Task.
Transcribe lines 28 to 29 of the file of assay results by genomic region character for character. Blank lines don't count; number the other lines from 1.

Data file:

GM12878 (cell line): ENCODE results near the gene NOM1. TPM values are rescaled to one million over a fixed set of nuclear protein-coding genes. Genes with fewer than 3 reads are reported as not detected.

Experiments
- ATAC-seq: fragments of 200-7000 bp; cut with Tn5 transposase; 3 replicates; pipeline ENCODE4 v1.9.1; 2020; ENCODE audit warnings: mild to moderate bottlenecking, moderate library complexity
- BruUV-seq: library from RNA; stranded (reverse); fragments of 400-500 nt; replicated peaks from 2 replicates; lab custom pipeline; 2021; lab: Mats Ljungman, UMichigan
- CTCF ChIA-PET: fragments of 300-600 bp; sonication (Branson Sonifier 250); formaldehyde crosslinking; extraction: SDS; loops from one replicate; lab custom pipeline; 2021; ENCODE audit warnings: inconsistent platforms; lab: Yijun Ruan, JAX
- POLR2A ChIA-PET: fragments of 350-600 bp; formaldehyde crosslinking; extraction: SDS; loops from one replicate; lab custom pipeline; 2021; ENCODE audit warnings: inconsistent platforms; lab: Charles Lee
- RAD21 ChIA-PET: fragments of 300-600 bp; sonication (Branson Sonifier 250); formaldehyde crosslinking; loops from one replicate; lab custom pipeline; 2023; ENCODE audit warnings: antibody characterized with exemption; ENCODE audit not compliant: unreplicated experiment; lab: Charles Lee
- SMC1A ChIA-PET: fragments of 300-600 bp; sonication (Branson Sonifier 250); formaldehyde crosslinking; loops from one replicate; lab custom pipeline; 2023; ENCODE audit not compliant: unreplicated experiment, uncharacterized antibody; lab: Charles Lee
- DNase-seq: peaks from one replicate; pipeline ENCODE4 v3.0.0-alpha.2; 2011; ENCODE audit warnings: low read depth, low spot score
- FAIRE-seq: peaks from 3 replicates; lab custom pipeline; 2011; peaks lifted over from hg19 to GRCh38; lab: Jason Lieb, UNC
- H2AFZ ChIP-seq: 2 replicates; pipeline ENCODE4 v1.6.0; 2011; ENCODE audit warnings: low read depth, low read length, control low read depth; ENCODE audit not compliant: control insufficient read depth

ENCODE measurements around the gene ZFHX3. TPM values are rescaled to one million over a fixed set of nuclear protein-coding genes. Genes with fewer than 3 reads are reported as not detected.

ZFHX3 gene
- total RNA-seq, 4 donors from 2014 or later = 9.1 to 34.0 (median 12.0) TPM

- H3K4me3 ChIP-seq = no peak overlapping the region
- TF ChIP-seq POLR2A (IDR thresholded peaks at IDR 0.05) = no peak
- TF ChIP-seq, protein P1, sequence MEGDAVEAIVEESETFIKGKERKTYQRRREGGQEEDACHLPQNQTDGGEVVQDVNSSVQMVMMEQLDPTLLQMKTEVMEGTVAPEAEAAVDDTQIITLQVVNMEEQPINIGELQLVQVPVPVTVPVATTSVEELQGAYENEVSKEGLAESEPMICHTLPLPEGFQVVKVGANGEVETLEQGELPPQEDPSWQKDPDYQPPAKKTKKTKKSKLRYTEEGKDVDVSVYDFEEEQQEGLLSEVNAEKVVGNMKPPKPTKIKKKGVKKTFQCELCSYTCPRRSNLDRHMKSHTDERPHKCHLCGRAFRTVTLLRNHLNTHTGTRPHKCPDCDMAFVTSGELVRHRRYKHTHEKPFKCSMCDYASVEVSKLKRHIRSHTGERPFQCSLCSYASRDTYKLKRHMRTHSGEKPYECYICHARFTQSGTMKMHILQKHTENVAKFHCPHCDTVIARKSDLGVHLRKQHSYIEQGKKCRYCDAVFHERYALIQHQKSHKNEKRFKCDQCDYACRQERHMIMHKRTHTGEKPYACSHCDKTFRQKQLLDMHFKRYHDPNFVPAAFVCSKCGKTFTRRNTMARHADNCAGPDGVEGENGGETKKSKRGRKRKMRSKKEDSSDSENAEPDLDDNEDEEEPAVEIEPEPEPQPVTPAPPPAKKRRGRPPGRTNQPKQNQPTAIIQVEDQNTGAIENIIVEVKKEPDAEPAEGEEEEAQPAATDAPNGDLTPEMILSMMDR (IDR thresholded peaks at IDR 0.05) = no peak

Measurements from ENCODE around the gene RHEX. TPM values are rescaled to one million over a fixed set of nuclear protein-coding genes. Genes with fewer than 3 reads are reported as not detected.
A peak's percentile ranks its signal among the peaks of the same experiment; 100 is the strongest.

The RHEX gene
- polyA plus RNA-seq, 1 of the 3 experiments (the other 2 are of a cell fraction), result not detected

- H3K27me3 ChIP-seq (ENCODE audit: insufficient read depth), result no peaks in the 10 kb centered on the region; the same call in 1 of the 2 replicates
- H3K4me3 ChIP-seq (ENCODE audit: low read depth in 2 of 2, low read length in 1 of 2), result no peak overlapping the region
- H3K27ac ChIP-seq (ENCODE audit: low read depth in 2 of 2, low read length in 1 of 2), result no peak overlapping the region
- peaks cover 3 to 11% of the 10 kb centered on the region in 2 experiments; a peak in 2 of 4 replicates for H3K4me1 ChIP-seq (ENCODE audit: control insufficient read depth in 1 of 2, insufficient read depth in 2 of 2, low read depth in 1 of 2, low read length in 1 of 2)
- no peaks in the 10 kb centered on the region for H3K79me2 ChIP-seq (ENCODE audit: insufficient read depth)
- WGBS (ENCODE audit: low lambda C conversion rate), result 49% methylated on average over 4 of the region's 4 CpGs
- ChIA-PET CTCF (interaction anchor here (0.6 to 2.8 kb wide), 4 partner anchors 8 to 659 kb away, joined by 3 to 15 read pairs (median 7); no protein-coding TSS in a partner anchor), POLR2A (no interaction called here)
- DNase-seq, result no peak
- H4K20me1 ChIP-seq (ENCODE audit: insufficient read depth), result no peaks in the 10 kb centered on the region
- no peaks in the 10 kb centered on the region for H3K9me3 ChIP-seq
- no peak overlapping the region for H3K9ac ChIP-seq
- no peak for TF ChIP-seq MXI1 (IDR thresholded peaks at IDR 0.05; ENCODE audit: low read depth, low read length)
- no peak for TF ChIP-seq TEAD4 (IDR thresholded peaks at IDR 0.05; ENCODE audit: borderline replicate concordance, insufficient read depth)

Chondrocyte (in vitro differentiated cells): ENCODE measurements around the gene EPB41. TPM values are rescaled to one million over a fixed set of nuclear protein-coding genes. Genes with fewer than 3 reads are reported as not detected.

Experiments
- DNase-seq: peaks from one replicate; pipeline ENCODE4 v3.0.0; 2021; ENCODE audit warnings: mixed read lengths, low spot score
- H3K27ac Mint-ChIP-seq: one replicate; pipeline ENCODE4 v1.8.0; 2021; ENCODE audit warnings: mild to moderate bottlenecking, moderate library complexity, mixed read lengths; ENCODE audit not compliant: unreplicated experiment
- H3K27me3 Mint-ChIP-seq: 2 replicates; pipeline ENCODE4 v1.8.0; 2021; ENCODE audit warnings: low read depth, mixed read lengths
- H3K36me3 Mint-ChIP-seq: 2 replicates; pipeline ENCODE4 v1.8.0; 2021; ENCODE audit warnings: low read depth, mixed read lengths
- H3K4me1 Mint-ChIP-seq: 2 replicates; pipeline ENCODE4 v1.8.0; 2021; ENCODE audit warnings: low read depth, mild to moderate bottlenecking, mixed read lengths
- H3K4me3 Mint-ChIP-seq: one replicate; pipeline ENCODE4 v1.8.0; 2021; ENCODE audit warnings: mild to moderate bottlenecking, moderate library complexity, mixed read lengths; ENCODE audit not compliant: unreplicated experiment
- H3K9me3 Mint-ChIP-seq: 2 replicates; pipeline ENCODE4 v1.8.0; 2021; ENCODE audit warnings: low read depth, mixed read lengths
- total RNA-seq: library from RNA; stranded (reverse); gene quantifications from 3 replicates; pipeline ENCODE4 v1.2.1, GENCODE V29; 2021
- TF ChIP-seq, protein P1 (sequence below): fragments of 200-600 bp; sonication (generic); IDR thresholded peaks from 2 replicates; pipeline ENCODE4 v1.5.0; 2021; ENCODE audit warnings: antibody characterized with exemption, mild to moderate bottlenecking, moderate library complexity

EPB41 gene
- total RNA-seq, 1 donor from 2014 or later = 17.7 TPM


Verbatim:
- ChIA-PET CTCF (interaction anchor here (0.6 to 2.8 kb wide), 4 partner anchors 8 to 659 kb away, joined by 3 to 15 read pairs (median 7); no protein-coding TSS in a partner anchor), POLR2A (no interaction called here)
- DNase-seq, result no peak